It’s Hard to Pick a Favorite Spot
Brian Harrington: I feel like there are so many and they’re so different. You could think of Riddy Arman playing in that train car up in Montana, that’s a very cool location. There are other ones that I think rise to the top. We try to formulate an environment for something cool to happen. Then, we just point our camera at a musician and they make something cool happen. They make that magic moment.
There’s another Western AF video of Riddy playing in front of a campfire that I think is terrific. That scene is incredible. When the location matches the feel of the video it’s hard to place a value on one over another because it’s just a magic moment when it happens.
Capturing the Sonic Magic in the Moment
Brian Harrington: It’s a balance. Our audio techs are Will Ross and Curtis Harnish who are both longtime friends that joined us on this project. We use one of them for almost every video. At times, we bootstrap it and do the audio on our own which I think we pull off alright.
We try to keep things as light and fast as possible. Our whole shoot process is meant to be more like you’re hanging out than you’re showing up for a video production. So, we try really hard to keep the microphones out of the shot. We use a little Sennheiser lav mic for a lot of stuff because it’s so close to the guitar and the vocals. Most of the time, there are a couple of microphones right out of frame.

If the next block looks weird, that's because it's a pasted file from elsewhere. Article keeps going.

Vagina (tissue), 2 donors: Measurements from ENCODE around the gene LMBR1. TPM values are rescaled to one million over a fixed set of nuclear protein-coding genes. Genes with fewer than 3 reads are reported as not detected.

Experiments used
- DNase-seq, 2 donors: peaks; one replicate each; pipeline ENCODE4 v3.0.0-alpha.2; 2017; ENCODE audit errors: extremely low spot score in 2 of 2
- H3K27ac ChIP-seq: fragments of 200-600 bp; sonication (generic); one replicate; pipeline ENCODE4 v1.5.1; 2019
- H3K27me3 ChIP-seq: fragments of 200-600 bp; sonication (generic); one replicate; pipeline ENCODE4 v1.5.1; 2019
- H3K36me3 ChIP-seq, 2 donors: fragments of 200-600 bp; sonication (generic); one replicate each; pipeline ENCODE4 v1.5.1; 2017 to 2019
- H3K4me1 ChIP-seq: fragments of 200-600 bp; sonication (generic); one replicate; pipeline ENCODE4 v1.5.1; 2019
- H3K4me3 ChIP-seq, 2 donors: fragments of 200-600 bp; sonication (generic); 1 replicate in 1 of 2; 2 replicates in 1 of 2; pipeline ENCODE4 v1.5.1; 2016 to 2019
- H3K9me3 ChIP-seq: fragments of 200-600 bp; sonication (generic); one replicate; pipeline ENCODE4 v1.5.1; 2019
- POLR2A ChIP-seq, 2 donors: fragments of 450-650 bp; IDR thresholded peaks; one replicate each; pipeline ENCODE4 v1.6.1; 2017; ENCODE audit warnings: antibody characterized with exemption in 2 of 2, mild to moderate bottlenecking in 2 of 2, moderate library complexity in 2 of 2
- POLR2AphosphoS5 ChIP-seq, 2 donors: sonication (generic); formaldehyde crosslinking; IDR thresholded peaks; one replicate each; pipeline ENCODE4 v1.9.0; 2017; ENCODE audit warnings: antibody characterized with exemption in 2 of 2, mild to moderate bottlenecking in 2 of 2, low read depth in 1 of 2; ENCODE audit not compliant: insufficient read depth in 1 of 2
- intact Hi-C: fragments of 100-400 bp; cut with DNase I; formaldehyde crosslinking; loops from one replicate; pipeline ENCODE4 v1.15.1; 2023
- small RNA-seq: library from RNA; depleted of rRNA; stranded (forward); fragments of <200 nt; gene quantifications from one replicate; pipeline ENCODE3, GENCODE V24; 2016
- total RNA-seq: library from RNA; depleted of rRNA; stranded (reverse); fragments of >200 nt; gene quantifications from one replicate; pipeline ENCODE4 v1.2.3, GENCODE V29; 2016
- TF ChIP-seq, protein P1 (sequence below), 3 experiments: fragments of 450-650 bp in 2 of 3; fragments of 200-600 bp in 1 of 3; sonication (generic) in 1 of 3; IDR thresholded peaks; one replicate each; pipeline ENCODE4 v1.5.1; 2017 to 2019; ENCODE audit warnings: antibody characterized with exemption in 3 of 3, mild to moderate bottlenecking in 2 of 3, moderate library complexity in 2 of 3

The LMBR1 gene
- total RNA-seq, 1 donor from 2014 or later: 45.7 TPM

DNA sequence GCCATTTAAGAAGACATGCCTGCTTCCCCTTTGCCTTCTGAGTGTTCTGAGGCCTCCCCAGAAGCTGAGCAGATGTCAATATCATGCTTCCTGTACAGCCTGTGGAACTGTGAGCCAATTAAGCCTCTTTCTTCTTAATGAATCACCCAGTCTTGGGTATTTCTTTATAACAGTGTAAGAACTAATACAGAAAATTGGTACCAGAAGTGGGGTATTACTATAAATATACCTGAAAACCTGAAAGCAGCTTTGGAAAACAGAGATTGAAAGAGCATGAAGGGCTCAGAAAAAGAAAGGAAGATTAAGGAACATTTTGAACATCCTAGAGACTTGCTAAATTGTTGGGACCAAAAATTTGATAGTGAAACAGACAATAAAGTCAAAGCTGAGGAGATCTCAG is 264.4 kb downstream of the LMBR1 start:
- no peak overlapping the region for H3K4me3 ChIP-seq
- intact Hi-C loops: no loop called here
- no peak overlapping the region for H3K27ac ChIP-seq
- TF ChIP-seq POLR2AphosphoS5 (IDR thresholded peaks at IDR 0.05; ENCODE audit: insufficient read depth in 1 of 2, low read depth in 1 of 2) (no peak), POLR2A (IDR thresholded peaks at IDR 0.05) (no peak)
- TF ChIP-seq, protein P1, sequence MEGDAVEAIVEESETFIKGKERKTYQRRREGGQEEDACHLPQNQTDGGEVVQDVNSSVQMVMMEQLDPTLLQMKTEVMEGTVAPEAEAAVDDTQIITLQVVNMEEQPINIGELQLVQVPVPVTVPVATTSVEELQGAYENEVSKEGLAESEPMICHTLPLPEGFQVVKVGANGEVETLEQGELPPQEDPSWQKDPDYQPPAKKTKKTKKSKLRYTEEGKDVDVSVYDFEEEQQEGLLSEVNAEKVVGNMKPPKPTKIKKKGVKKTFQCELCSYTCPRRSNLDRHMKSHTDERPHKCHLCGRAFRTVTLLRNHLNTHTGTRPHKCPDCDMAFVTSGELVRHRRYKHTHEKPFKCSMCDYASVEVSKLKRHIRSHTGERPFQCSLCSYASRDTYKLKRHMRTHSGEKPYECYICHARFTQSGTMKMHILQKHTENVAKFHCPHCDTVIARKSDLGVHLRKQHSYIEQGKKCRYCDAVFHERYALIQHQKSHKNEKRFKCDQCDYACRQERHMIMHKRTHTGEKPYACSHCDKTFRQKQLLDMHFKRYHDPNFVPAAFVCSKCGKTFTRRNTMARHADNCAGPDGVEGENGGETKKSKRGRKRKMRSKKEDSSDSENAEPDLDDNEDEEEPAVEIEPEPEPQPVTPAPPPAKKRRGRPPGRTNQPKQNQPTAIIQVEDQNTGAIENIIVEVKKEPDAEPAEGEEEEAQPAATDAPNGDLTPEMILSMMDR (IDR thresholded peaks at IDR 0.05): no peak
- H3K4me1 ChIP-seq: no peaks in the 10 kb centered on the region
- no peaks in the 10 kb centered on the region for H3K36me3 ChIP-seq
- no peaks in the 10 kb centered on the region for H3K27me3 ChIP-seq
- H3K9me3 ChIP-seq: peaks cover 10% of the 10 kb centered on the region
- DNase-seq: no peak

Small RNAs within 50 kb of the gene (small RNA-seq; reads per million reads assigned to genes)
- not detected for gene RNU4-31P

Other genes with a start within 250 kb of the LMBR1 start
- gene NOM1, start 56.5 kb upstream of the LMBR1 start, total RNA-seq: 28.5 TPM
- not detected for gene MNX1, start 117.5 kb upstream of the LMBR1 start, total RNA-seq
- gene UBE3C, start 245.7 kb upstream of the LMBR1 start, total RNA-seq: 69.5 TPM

I think our audio folks would like there to be more microphones and want them closer. But, they deal with our bullshit and put them a little further out.
Finding New Talent for Western AF
Brian Harrington: It’s sort of like we’re on a path and the folks just keep appearing in a couple of different ways. First, we ask the musicians that we love who they’re listening to and who they think we should shoot with and we take their word for it and go track those people down. Mike and I listen to a ton of music and that helps. We also have a form on our website that folks can submit music and we get a handful a day. And we listen to all of those. So, if you send us music we’re going to listen to it. We used to respond to every email but we’re falling off. But, we do give them the time of day. On occasion, we find somebody that we really love from the website or through an Instagram message.
We started Western AF because we love this music that nobody is hearing. So, that will always be an important part of what we do. We’re never above shooting with an artist just because they don’t have a ton of Instagram followers or something dumb like that. We try to keep it as egalitarian as possible.
Passion Meets the Pandemic